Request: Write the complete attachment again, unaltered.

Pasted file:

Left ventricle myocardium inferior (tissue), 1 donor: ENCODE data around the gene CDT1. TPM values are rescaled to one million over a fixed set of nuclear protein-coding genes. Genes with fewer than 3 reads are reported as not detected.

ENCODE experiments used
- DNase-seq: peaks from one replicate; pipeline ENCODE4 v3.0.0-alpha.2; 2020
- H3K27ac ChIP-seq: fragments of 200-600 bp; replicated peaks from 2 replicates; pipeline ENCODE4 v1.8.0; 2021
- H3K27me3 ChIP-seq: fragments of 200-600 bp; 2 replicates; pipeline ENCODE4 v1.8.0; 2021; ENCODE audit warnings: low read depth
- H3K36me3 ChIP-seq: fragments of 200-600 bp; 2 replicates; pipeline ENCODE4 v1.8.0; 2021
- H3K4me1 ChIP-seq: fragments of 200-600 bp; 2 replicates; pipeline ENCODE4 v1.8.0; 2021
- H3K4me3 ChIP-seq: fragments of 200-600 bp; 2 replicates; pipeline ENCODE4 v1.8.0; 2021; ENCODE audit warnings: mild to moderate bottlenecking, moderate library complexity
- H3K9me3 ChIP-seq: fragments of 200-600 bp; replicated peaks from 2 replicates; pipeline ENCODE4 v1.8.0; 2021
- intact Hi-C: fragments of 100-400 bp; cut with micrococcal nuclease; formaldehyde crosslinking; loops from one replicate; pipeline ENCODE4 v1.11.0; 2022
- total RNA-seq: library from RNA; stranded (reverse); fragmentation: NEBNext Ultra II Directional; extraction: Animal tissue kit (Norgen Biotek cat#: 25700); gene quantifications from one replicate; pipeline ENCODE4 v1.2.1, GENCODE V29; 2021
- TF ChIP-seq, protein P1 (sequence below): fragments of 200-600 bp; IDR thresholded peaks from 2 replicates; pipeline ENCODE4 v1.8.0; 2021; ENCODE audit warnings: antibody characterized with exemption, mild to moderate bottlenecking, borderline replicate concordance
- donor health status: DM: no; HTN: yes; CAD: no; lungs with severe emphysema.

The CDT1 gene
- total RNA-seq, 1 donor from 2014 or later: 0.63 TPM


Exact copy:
Left ventricle myocardium inferior (tissue), 1 donor: ENCODE data around the gene CDT1. TPM values are rescaled to one million over a fixed set of nuclear protein-coding genes. Genes with fewer than 3 reads are reported as not detected.

ENCODE experiments used
- DNase-seq: peaks from one replicate; pipeline ENCODE4 v3.0.0-alpha.2; 2020
- H3K27ac ChIP-seq: fragments of 200-600 bp; replicated peaks from 2 replicates; pipeline ENCODE4 v1.8.0; 2021
- H3K27me3 ChIP-seq: fragments of 200-600 bp; 2 replicates; pipeline ENCODE4 v1.8.0; 2021; ENCODE audit warnings: low read depth
- H3K36me3 ChIP-seq: fragments of 200-600 bp; 2 replicates; pipeline ENCODE4 v1.8.0; 2021
- H3K4me1 ChIP-seq: fragments of 200-600 bp; 2 replicates; pipeline ENCODE4 v1.8.0; 2021
- H3K4me3 ChIP-seq: fragments of 200-600 bp; 2 replicates; pipeline ENCODE4 v1.8.0; 2021; ENCODE audit warnings: mild to moderate bottlenecking, moderate library complexity
- H3K9me3 ChIP-seq: fragments of 200-600 bp; replicated peaks from 2 replicates; pipeline ENCODE4 v1.8.0; 2021
- intact Hi-C: fragments of 100-400 bp; cut with micrococcal nuclease; formaldehyde crosslinking; loops from one replicate; pipeline ENCODE4 v1.11.0; 2022
- total RNA-seq: library from RNA; stranded (reverse); fragmentation: NEBNext Ultra II Directional; extraction: Animal tissue kit (Norgen Biotek cat#: 25700); gene quantifications from one replicate; pipeline ENCODE4 v1.2.1, GENCODE V29; 2021
- TF ChIP-seq, protein P1 (sequence below): fragments of 200-600 bp; IDR thresholded peaks from 2 replicates; pipeline ENCODE4 v1.8.0; 2021; ENCODE audit warnings: antibody characterized with exemption, mild to moderate bottlenecking, borderline replicate concordance
- donor health status: DM: no; HTN: yes; CAD: no; lungs with severe emphysema.

The CDT1 gene
- total RNA-seq, 1 donor from 2014 or later: 0.63 TPM